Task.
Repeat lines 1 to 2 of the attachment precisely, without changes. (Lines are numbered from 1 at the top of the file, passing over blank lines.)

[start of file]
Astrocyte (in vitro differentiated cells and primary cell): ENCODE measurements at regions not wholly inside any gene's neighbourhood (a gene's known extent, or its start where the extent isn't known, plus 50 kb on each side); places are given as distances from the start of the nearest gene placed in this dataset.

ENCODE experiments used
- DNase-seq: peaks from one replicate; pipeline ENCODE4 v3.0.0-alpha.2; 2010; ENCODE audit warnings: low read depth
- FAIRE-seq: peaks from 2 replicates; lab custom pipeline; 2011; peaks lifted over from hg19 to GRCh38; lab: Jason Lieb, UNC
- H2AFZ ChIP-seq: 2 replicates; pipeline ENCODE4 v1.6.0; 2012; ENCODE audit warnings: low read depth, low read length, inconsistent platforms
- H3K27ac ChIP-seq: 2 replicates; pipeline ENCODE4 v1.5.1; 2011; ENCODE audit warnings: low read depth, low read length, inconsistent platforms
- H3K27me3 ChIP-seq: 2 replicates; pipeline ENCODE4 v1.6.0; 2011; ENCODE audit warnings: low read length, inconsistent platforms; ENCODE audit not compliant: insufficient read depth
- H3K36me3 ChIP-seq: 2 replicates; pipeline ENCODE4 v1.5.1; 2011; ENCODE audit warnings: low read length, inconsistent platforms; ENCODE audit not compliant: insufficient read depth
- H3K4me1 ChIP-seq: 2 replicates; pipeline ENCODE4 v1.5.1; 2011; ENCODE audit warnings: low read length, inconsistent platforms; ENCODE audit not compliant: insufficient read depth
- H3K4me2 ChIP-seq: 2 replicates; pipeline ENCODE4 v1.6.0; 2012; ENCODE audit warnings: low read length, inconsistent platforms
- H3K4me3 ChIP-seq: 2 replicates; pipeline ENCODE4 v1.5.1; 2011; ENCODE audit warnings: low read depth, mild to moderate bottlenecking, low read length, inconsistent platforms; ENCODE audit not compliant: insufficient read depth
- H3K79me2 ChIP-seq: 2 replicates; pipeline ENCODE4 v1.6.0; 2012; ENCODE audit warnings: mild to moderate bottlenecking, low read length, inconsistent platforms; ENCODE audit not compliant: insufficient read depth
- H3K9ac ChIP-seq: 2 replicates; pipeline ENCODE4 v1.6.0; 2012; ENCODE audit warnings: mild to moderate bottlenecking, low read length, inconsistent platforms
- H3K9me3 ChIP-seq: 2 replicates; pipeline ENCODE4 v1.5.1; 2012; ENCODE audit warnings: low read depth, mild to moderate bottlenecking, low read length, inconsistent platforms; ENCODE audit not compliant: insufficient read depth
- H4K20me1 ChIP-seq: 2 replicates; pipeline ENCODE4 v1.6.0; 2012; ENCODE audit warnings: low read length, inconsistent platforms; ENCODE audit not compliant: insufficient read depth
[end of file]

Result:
Astrocyte (in vitro differentiated cells and primary cell): ENCODE measurements at regions not wholly inside any gene's neighbourhood (a gene's known extent, or its start where the extent isn't known, plus 50 kb on each side); places are given as distances from the start of the nearest gene placed in this dataset.

ENCODE experiments used